Lang Performing Arts Center Roof Goes Green
This summer, the Lang Performing Arts Center (LPAC) got a new look in the form of a recently installed green roof. On campus, the LPAC joins David Kemp and Alice Paul Halls, as well as part of Papazian Hall, to feature a green roof - and, at 31,000 square feet, more than doubles the College's total green roof acreage.
Green roofs first arrived on campus with the 2002-03 Environmental Studies capstone seminar. That year, students chose green roofs to study for the course; at the same time, the Engineering Department asked the College whether it could build a shed behind Papazian Hall to hold its lumber. The architect hired to design the shed was interested in green roofs and didn't waste any time adding one to the shed. According to Professor of Engineering Carr Everbach, within a single day, the College's first green roof was installed by an outside company based in Philadelphia.
Students were hooked. That spring, they suggested that a green roof be added to the new residence hall being designed at the time - Alice Paul Hall, which opened in 2004 and is named for the pioneering women's rights activist and member of the Class of 1905. Recruitment, research, and a bit of experimentation became the driving forces behind the project. The College's Director of Grounds Jeff Jabco enlisted the help of Jorg Brüning, a green roof designer from Germany who happened to be on his way to a conference in Chicago at the time, to act as the College's green roof consultant.
Everbach was in touch with Northeast Solite Corporation, a company owned by John Roberts '39, that sold a lightweight aggregate pumice-like material. Although it had never been used on green roofs before, Everbach convinced Roberts to donate enough Solite to the College for Alice Paul's roof.
"We said 'yes' to Carr," Roberts says, "because we wanted to make a meaningful contribution to Swarthmore that would also provide a learning experience."
To save time, money, and workers, Jabco came up with a novel method of planting; instead of hand-planting each plant individually, they threw the plants in a blender, chopped them up, scattered them amongst the Solite, and spread the Solite-plant mixture across the roof. "It saved us hundreds of hours and dozens of people planting," Everbach says.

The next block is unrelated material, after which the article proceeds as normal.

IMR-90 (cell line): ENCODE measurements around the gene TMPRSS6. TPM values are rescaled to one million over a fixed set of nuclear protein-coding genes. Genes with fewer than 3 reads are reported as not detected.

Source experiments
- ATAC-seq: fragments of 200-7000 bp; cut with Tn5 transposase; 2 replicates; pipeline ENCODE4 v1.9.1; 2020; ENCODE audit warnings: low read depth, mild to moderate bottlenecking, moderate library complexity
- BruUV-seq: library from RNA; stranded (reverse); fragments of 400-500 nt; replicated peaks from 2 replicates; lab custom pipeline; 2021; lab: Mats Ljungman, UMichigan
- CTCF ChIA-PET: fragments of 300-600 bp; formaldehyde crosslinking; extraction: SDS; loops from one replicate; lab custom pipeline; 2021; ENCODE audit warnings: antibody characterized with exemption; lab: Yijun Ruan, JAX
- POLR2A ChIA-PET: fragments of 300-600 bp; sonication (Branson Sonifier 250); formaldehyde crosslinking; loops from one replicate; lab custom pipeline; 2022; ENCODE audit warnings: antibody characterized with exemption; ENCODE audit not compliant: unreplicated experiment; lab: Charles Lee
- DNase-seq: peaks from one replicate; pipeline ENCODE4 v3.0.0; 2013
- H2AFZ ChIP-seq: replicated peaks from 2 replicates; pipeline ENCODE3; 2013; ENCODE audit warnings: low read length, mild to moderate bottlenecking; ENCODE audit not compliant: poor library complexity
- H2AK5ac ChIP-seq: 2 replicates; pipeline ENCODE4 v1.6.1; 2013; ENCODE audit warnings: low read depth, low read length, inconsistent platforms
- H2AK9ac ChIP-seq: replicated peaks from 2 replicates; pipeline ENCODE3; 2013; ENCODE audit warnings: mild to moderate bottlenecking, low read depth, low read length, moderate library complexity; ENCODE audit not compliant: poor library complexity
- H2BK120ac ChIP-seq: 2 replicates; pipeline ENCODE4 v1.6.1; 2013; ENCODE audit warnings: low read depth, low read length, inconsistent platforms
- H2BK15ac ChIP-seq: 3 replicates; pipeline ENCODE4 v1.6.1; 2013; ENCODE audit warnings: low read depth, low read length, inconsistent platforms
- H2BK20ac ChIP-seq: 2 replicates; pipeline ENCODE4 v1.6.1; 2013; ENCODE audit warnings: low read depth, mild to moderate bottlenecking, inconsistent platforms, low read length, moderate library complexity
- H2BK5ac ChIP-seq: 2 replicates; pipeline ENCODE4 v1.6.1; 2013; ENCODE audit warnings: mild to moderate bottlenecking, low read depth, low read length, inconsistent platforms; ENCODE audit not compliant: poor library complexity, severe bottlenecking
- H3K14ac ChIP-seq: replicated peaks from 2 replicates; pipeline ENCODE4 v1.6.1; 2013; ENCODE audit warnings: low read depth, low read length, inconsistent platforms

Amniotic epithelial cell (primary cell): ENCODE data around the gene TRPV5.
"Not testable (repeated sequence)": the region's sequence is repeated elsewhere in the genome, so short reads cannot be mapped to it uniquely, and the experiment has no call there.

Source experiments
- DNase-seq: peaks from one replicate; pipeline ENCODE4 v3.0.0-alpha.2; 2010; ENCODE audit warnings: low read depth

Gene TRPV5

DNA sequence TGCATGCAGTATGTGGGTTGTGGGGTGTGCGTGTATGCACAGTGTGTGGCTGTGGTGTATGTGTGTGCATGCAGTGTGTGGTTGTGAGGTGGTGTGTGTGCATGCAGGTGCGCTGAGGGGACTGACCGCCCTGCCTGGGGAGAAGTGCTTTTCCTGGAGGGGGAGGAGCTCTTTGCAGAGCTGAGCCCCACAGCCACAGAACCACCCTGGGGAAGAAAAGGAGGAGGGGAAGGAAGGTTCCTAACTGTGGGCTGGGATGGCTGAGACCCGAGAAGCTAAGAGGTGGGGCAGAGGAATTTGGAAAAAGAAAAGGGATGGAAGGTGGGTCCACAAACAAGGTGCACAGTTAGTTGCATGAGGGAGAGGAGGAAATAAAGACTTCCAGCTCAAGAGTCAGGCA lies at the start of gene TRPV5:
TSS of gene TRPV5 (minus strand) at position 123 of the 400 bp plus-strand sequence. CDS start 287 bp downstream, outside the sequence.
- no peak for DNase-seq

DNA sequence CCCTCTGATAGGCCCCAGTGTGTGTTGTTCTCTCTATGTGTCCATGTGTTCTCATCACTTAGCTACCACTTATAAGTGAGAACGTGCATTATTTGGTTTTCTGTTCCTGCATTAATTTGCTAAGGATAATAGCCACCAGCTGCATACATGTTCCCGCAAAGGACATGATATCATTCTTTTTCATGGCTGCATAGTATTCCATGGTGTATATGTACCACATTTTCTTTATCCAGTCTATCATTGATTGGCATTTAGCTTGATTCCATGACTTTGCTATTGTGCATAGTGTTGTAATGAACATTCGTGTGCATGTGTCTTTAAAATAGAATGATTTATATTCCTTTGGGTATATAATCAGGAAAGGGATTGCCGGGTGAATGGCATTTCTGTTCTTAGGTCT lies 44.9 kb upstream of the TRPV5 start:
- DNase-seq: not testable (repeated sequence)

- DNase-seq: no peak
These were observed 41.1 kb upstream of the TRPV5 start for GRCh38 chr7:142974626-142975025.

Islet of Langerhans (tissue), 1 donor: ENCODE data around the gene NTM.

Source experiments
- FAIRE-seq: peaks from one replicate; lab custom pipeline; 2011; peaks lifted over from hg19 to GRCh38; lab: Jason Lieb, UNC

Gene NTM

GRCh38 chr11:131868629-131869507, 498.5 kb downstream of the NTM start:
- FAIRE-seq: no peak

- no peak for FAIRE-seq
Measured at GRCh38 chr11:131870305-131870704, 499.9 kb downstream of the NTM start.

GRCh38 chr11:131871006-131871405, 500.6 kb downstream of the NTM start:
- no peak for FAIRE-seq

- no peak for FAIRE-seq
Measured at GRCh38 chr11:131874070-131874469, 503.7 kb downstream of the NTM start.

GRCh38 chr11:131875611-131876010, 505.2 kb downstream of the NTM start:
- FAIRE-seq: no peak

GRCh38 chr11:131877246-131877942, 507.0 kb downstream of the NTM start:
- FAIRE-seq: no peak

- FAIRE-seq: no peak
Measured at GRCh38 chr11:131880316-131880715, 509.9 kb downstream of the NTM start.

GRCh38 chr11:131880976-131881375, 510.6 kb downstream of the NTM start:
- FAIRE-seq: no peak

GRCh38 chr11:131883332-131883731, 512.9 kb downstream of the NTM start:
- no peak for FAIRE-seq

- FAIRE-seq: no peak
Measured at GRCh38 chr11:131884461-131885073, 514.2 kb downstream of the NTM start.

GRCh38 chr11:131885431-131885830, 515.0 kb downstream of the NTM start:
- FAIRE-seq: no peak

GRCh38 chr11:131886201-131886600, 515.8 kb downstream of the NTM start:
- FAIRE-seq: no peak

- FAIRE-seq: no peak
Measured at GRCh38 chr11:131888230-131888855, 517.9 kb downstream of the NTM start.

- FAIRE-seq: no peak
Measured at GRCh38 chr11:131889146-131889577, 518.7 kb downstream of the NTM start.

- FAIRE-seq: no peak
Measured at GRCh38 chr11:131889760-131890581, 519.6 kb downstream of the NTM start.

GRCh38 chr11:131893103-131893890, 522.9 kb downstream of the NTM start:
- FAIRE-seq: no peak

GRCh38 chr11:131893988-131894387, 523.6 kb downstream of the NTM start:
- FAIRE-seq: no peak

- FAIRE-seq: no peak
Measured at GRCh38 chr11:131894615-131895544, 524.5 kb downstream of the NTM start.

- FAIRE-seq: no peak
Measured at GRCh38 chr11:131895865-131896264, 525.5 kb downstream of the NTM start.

This home-grown collaboration and design was so successful, it was applied again on David Kemp Hall, which opened in 2009 and is named for the father of Gil Kemp '72. While an outside company was brought in to install the newest roof on LPAC, Solite was still used and Jabco's plant-chopping method was implemented again. Everbach is also helping to organize the construction of a green roof on Strath Haven Middle School in Wallingford, Pa., with Jabco helping to advise the project.
From an energy standpoint, one of the biggest impacts that green roofs have is their ability to keep the entire roof cool, helping to maintain a more desirable temperature difference between the roof and the room - between 10 and 15 degrees, according to Everbach. Green roofs may also appear expensive, due to the costs of materials and construction. However, they make up for their initial cost in the long run, by protecting the roof membrane from the sun.
"The sun is pounding down on a roof day in and day out for decades," Everbach says. "No matter if it's made out of rubber or plastic or tar, it starts to crack." Cracks that are prevented, he says, translate to one less roof replacement, which can save hundreds of thousands of dollars.
The biggest beneficiary of a green roof at Swarthmore? The Crum Creek, which runs adjacent to campus. All of the rain that currently falls on campus flows directly to the creek, causing it to flood. "The rain [used to] only fall on wooded land," Everbach explains, "and it would take a while for the water to percolate to the creek. Now the rain falls on roofs and parking lots and there are pipes that take it straight to the creek." However, with a green roof, "any water that falls is cleaned first by the plants. They use the pollutants as nutrients."
While the roof of LPAC still looks somewhat bare, Everbach promises that in six month's time, it will rival those already in full bloom.